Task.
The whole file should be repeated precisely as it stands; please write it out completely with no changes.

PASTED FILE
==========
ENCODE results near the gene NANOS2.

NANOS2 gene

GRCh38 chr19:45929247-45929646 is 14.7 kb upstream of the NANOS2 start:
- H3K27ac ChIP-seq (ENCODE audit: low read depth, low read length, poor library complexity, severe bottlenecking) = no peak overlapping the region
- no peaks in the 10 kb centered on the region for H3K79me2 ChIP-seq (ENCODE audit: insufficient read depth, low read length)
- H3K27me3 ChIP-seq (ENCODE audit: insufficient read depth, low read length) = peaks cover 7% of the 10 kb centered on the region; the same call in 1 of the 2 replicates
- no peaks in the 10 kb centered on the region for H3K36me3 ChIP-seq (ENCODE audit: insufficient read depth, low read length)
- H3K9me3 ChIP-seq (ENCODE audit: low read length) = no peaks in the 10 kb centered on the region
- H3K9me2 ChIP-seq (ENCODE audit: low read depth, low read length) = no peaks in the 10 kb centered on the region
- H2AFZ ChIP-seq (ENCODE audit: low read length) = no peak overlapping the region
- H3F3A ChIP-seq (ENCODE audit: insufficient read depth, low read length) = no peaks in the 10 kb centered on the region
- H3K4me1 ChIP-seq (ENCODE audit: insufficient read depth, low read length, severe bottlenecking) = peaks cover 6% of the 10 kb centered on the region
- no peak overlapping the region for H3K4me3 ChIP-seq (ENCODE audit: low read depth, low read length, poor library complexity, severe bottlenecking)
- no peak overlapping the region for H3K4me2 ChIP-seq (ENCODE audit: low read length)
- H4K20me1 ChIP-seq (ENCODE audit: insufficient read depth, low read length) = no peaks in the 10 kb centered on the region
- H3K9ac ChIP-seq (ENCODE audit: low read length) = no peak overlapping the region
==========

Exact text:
ENCODE results near the gene NANOS2.

NANOS2 gene

GRCh38 chr19:45929247-45929646 is 14.7 kb upstream of the NANOS2 start:
- H3K27ac ChIP-seq (ENCODE audit: low read depth, low read length, poor library complexity, severe bottlenecking) = no peak overlapping the region
- no peaks in the 10 kb centered on the region for H3K79me2 ChIP-seq (ENCODE audit: insufficient read depth, low read length)
- H3K27me3 ChIP-seq (ENCODE audit: insufficient read depth, low read length) = peaks cover 7% of the 10 kb centered on the region; the same call in 1 of the 2 replicates
- no peaks in the 10 kb centered on the region for H3K36me3 ChIP-seq (ENCODE audit: insufficient read depth, low read length)
- H3K9me3 ChIP-seq (ENCODE audit: low read length) = no peaks in the 10 kb centered on the region
- H3K9me2 ChIP-seq (ENCODE audit: low read depth, low read length) = no peaks in the 10 kb centered on the region
- H2AFZ ChIP-seq (ENCODE audit: low read length) = no peak overlapping the region
- H3F3A ChIP-seq (ENCODE audit: insufficient read depth, low read length) = no peaks in the 10 kb centered on the region
- H3K4me1 ChIP-seq (ENCODE audit: insufficient read depth, low read length, severe bottlenecking) = peaks cover 6% of the 10 kb centered on the region
- no peak overlapping the region for H3K4me3 ChIP-seq (ENCODE audit: low read depth, low read length, poor library complexity, severe bottlenecking)
- no peak overlapping the region for H3K4me2 ChIP-seq (ENCODE audit: low read length)
- H4K20me1 ChIP-seq (ENCODE audit: insufficient read depth, low read length) = no peaks in the 10 kb centered on the region
- H3K9ac ChIP-seq (ENCODE audit: low read length) = no peak overlapping the region